Wrinkles in Paradise

Spouse's conversation skills can be touchy subject

Special to The Sun City PacketJuly 1, 2012 

In a previous column, I bragged about my husband and his talents. I noted that his devotion was unquestionable, he babied me when I had the flu and he knows how to answer when I ask, "Does this make me look fat?"

I praised his money management skills, said his one-liners were hilarious, and talked about his thoughtfulness in making birthdays and anniversaries special. On top of all of this, I praised his thick, wavy (I call it fluffy) hair.

Despite all his attributes, he does have a shortcoming - conversation. Over the years, I've tried to solve this problem by explaining to him how typical conversations flow--i.e. one person says something and the other person responds, with words. Not, for example, with silence, which always prompts me to ask, "Did you hear me?"

I've let him know that a grunt of acknowledgement is not acceptable. And I've indicated that "good" is not an adequate response to every comment and that "sucked" is not an appropriate rejoiner when I inquire about his golf game

To help improve his conversational skills, I made a list of responses for him to use. They're noted below.

1. "How interesting you should say that."

2. "I can tell you've been thinking about it a lot."

3. "Sometimes I feel the same way."

It was time to put the list into practice. The next afternoon, as we sat companionably on the porch and enjoyed the trickling fountain and the beautiful flowers, I served my first conversational opener over to his side of the court.

"Bob, I've been doing some thinking."

"Some thinking, huh?" he volleyed back.


"How interesting you should say that."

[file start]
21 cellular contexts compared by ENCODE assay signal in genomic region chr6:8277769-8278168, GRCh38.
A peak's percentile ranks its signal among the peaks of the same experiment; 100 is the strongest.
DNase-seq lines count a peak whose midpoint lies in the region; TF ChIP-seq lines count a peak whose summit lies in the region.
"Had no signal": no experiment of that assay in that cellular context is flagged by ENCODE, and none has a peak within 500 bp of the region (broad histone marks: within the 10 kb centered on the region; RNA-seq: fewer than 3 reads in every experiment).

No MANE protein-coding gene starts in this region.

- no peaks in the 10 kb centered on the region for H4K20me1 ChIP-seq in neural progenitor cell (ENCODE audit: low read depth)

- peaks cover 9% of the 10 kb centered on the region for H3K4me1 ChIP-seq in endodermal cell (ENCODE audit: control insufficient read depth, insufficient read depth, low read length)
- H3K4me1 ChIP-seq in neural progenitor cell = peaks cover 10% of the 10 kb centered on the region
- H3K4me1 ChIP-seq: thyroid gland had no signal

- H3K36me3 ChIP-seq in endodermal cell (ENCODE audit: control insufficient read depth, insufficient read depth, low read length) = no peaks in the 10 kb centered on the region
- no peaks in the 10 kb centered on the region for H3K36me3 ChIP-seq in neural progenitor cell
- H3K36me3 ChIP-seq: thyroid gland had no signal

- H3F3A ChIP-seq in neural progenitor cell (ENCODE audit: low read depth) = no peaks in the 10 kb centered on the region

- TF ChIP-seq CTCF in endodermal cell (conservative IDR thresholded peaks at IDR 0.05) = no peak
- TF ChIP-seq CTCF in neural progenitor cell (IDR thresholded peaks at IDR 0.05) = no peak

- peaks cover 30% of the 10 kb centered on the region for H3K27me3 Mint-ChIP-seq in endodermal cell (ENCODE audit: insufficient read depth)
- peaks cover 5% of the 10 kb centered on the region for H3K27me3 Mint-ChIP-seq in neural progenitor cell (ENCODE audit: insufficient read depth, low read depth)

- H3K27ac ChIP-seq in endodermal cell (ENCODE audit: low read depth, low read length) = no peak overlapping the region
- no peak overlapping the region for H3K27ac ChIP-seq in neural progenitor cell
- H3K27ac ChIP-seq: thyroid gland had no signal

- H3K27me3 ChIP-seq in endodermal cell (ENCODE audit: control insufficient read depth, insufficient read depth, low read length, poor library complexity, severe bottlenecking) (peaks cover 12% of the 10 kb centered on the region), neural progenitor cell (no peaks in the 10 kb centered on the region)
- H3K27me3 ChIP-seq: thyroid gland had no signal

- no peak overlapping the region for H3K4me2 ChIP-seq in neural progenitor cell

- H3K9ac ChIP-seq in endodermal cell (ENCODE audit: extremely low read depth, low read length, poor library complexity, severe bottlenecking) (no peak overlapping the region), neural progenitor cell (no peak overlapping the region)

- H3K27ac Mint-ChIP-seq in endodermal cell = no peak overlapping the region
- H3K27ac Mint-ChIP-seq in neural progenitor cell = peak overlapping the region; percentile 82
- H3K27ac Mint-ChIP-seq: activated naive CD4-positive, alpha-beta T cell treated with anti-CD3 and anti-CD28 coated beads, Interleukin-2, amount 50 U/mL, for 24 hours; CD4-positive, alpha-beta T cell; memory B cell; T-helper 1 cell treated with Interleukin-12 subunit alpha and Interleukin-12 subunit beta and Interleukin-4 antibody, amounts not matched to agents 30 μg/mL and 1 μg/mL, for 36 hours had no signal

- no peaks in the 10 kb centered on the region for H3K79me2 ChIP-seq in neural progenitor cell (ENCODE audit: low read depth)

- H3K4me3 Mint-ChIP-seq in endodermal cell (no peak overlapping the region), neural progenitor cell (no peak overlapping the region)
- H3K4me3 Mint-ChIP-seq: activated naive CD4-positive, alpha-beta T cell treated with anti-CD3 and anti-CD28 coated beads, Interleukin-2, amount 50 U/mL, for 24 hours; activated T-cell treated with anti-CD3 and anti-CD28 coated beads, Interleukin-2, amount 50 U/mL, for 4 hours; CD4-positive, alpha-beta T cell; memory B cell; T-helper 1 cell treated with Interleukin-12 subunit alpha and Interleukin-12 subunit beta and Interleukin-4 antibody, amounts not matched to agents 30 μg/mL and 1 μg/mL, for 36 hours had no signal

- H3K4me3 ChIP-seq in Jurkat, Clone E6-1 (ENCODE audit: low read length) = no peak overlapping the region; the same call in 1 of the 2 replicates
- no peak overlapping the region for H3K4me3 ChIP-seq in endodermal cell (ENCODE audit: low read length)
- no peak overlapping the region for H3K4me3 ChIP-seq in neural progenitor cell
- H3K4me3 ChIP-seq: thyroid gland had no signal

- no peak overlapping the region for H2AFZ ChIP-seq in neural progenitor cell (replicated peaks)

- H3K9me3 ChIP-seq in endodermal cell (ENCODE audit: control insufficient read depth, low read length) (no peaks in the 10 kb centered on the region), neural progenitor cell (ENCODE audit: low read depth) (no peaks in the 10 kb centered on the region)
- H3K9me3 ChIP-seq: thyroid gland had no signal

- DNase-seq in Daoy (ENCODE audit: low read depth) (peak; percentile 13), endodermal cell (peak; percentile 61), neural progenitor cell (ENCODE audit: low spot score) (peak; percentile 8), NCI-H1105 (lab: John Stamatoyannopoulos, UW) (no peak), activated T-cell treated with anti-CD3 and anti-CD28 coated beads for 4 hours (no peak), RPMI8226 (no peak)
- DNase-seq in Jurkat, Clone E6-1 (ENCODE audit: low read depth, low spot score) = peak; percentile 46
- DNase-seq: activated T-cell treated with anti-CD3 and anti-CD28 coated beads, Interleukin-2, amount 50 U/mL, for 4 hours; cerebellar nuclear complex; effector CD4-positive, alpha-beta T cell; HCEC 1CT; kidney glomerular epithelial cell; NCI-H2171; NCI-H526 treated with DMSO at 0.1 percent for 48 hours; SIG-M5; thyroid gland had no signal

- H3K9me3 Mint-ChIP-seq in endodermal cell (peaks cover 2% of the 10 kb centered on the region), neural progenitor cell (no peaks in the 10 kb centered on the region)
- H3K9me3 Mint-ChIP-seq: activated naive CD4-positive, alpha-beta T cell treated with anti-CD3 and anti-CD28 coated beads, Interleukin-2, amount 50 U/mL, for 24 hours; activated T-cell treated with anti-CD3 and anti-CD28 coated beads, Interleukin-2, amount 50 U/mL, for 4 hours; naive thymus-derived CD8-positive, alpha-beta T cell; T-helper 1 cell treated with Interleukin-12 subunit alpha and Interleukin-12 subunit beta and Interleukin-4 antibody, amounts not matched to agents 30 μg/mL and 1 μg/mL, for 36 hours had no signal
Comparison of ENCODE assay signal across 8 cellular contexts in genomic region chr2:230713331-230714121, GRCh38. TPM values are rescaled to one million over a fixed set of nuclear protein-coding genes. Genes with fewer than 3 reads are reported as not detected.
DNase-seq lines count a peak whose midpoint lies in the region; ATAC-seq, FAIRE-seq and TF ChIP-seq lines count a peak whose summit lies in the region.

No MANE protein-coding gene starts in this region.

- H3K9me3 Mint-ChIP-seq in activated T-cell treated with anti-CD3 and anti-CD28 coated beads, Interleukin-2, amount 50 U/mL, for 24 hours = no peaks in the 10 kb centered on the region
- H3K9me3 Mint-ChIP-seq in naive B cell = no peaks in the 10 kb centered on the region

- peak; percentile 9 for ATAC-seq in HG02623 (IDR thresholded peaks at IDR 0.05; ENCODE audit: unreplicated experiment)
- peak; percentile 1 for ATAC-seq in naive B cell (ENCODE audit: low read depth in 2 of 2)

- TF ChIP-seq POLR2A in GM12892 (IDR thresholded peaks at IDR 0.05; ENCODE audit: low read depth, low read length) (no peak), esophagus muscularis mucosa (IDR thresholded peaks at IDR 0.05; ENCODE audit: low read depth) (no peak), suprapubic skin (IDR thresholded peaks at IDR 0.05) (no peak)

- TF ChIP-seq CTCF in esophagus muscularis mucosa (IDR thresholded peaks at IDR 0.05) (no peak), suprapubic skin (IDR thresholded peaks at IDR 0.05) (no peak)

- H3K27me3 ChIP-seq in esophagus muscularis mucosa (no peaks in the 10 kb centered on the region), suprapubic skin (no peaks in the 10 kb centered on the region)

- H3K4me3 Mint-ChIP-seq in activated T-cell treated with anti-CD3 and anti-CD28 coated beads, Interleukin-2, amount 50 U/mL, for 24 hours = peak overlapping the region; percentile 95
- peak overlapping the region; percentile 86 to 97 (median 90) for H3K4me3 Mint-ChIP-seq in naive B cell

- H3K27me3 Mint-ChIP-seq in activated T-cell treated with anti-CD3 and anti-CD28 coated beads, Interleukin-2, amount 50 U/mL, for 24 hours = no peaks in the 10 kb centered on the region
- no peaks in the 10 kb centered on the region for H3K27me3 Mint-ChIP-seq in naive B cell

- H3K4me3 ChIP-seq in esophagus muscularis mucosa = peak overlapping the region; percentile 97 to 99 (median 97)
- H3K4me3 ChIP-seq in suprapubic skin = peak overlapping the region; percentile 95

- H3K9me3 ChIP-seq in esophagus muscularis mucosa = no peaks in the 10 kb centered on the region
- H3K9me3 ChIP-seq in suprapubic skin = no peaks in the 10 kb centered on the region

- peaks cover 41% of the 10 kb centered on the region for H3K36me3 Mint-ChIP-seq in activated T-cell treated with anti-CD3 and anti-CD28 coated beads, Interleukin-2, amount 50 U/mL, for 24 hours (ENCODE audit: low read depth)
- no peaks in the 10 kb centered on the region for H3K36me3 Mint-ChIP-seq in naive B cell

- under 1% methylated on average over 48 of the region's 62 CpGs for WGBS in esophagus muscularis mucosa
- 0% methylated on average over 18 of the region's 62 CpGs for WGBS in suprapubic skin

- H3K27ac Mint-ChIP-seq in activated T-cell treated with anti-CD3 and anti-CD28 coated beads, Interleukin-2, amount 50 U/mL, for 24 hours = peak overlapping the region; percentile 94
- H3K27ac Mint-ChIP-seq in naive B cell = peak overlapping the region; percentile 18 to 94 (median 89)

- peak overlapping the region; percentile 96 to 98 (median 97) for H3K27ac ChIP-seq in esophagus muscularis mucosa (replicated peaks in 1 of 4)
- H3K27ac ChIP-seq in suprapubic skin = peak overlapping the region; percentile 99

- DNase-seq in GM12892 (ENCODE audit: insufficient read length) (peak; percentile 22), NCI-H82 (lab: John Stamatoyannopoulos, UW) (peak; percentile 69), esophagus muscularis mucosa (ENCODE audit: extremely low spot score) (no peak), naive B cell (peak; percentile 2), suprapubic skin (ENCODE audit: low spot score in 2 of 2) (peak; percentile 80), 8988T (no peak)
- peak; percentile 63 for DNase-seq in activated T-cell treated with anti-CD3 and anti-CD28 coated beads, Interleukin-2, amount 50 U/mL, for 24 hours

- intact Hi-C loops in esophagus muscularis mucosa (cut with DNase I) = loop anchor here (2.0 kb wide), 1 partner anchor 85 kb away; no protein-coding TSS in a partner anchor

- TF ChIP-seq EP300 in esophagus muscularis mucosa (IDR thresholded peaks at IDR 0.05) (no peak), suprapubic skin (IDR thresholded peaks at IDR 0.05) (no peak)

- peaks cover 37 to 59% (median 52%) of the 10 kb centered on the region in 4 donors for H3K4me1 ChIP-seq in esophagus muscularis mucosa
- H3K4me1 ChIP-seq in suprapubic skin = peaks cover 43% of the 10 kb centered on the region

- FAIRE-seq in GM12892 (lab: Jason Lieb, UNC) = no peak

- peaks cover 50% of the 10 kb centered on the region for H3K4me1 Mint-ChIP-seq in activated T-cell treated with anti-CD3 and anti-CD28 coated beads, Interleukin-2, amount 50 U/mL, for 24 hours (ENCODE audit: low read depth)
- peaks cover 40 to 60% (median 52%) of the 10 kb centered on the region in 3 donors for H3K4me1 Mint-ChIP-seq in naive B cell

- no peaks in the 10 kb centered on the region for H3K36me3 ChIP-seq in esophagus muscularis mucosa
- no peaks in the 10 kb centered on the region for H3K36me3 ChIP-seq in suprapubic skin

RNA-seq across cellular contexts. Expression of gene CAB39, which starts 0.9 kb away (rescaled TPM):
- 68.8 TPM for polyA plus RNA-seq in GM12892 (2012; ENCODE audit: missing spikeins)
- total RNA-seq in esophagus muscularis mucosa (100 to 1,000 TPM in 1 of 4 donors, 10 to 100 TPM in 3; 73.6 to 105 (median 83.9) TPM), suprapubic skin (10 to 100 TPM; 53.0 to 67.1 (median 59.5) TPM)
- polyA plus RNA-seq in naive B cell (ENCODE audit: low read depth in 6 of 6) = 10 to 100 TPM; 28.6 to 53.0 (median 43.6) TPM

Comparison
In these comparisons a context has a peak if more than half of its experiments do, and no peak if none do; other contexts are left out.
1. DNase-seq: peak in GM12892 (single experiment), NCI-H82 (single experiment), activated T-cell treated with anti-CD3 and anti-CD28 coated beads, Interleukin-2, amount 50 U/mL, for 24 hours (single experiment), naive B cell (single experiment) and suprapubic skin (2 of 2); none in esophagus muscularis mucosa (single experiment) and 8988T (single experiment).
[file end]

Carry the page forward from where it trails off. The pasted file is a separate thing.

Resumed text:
"That you've been thinking."

With ire rising, I said, "You think I don't think?"

Hastily, he replied,"No, I know you do. How interesting, though, that you've been thinking again."

"About what?"

"Well, I don't know. You haven't told me."

"Did you hear me?"

"You said you'd been thinking."

"Well, aren't you going to ask about what?"

"Ask what? I thought you were going to tell me something."

"Well, I am if you say, 'Thinking about what?'"

We looked at each other until I insisted, "You have to say, "Aboooooout what?'"

"O.K. ," he said. "About what?"

"I think we should move."

Nodding sagely and showing no surprise, he said, "I can tell you've been thinking about it a lot."

"I have not," I practically yelled. "The idea just popped into my head this morning. Just this morning."

"Sometimes I feel the same way."

"What? You're interested in moving, too?"

"No. Sometimes I feel like an idea just popped into my head."

"Will you please concentrate? Do you even know what we are talking about?"

"We're talking about moving."

"Right. I think we should move."

"How interesting you should say that."

"Interesting! Interesting that we should move? Interesting?"

"Really, I can tell when you're interested in something," he said calmly, and referring to the prompt list, added. "Sometimes I feel the same way."

"What? Are you crazy? This conversation is going nowhere, interesting or not. I'm going in the house!"

And just like that, I got up and stormed inside.

After some deep breathing exercises and a short period of meditation, my head cleared and I've been rethinking the conversation piece. Maybe a sustained conversation with your spouse is over rated.

Exactly how important can it be anyway, as long as your man has hair?

About the author

Wanda Lane is a retired educator who lives in Sun City Hilton Head. She's a member of the Sunscribers writing group and the author of a book of essays entitled "Wrinkles in Paradise." It's available at local bookstores and from the author at 843-705-6839 or thelanes@hargray.com. Her husband's name is Bob, and he's a good sport.

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